As the deadline for the International Maritime Organization’s (IMO) sulphur regulations approaches, Höegh Autoliners ceo Ivar Myklebust has explained why the company stands firm in its decision to not use scrubbers.

Ivar Myklebust, ceo of Höegh Autoliners

When the IMO’s sulphur regulations, which cut the allowable sulphur content in marine fuel from 3.5 percent to 0.5 percent, come into force on January 1, 2020, carriers face two options: switch to low sulphur fuel oil or install exhaust cleaning systems, also known as scrubbers.

Höegh Autoliners has decided that it will comply with the regulations by using very low sulphur fuel oil or low sulphur marine gas oil (MGO).

“We have ordered zero scrubbers and will order no more,” explained Myklebust. “The reasoning behind the IMO 2020 regulation is to reduce emissions from the global trading fleet. I am not so sure scrubbers will support that mission,” he added.

A scrubber removes particulates from exhaust gasses before they are emitted to the air. “Surely, scrubbers will reduce emissions to air, but it appears as it will just move the emissions to the sea instead,” said Myklebust.

He continued: “Implementing a scrubber can actually end up increasing the CO2 footprint of a vessel. The scrubber adds weight to the vessel and requires tens of thousands of tonnes of water to wash through the systems each day. This requires energy and energy comes from burning more fuel, in this case high sulphur fuel (HFO).”

Another reason Höegh decided against scrubbers is the number of ports that have already started to ban, or restrict the use of, the technology.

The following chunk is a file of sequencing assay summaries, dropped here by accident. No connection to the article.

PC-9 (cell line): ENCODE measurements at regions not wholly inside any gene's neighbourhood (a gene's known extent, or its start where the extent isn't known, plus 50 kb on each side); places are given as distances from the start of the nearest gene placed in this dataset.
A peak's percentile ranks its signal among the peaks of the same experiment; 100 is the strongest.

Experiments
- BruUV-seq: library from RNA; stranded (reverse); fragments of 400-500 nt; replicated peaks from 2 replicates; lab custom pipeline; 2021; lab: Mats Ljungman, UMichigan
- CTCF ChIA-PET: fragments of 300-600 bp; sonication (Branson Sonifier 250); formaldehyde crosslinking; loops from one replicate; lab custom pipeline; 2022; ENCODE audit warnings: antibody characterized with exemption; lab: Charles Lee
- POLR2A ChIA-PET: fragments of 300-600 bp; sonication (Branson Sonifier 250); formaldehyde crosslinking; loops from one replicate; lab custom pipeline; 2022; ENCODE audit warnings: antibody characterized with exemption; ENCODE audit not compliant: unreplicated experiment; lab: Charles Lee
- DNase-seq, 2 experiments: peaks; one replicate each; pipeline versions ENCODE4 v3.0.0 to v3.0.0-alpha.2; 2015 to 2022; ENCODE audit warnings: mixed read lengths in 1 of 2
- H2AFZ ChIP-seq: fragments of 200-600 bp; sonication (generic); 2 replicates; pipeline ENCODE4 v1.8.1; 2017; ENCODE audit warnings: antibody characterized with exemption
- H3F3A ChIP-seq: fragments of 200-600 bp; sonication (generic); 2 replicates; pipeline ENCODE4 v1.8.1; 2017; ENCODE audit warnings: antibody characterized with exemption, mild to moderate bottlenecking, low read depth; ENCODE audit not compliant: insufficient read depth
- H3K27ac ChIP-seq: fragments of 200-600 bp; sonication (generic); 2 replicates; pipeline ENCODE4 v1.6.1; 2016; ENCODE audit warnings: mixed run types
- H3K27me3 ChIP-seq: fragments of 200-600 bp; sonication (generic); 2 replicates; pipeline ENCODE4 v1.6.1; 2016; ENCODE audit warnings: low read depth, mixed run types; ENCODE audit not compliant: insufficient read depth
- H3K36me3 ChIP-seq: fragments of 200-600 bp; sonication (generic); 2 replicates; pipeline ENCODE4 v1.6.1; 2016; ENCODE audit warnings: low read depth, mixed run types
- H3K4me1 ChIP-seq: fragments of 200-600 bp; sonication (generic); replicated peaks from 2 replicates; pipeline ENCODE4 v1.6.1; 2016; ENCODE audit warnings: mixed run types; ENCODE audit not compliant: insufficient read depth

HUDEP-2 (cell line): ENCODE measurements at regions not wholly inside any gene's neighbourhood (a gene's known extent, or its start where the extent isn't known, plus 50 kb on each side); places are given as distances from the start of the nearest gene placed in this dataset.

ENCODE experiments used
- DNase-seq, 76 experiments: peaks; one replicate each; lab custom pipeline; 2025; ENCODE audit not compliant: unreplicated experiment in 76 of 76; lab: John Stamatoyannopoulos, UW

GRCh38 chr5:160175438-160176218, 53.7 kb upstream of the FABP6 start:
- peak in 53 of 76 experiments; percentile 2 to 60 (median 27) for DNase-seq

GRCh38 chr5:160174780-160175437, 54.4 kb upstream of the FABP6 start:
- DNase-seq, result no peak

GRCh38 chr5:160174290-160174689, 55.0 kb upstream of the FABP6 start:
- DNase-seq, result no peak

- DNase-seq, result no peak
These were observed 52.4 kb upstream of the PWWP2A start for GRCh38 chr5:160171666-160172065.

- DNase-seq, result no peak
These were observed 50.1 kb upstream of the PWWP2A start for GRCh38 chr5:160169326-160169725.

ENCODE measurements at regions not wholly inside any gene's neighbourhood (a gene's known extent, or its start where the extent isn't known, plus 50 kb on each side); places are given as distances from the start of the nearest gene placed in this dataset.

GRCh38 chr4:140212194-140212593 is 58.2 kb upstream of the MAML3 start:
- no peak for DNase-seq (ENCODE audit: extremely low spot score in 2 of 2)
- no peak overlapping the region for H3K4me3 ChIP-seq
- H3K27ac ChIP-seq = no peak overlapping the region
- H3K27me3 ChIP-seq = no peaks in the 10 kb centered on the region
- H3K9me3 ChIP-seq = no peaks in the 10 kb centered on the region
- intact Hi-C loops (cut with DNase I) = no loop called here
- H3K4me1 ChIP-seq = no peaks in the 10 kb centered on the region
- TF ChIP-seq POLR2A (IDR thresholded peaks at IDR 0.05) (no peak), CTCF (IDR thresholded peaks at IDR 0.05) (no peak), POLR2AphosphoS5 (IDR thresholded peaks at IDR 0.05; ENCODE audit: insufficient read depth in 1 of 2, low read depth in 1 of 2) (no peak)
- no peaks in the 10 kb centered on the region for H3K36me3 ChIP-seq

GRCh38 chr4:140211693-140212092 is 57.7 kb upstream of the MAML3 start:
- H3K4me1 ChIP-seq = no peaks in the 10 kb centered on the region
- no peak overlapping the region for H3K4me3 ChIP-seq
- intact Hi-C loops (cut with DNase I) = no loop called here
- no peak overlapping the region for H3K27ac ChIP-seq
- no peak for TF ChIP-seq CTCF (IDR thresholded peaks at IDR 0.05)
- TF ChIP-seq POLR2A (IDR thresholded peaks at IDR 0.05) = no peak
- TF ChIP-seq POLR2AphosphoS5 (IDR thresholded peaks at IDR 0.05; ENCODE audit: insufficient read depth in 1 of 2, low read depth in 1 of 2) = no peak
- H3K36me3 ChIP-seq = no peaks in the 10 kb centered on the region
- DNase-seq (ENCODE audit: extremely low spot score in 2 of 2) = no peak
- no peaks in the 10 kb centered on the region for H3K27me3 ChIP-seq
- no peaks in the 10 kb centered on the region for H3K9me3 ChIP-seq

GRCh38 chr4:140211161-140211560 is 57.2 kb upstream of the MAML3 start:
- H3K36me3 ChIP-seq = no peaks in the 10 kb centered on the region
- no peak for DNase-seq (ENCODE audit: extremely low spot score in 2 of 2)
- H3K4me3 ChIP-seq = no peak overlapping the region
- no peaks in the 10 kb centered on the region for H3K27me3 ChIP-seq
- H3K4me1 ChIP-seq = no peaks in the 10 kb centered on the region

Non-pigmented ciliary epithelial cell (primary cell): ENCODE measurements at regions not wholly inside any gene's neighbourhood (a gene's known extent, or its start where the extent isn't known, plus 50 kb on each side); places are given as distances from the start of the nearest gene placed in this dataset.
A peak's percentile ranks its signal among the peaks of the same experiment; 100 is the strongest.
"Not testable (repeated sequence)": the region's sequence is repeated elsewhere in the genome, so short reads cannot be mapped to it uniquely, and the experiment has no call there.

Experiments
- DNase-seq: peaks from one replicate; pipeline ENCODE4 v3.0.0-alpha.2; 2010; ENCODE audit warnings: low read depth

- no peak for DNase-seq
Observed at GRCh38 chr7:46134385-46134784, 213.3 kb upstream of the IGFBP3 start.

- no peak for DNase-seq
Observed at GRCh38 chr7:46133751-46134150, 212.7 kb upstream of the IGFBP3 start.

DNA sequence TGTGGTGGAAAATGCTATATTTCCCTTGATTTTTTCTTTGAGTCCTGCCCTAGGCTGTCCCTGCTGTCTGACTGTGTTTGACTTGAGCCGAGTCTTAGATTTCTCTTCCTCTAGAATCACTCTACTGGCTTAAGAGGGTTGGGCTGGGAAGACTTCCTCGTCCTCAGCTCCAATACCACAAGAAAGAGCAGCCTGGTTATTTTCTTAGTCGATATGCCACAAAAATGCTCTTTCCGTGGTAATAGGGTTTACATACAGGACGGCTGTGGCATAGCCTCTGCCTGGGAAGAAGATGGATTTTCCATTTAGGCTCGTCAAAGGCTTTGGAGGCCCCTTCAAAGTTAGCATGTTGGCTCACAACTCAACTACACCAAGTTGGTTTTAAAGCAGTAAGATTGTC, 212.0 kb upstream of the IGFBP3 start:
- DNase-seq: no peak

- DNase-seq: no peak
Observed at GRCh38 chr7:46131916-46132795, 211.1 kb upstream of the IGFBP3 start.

“If this is a trend it is impossible to say, but it looks like more ports will follow,” he added. “Considering that each of Höegh Autoliners’ vessels spend 60-70 days in ports annually, often in areas where scrubbers are banned, it makes little sense for us to invest in scrubbers.

“Structurally, pure car and truck carriers (PCTCs) are also not ideal for scrubbers. Fourteen decks high, it is challenging to put in a scrubber that should go from the engine room up through the whole vessel to the chimney.”

Ultimately, according to Myklebust, no matter how carriers choose to comply with the regulations, transporting cargo by sea will be more expensive from January 1, 2020. Those that invest in scrubbers will need their investments to be paid off and for those using very low sulphur fuel oil or MGO, the fuel will be considerably more expensive.

“With shipping rates already down at unsustainable levels in the ro-ro industry, this is not a cost that can be carried by the shipping lines,” said Myklebust. “In our industry, the standard is to share the risk and return of bunker price shifts with the customers, through a bunker adjustment factor (BAF) in the contracts. Focus is now on assuring that all our contracts reflect the new standard bunker point, as we approach end of 2019.”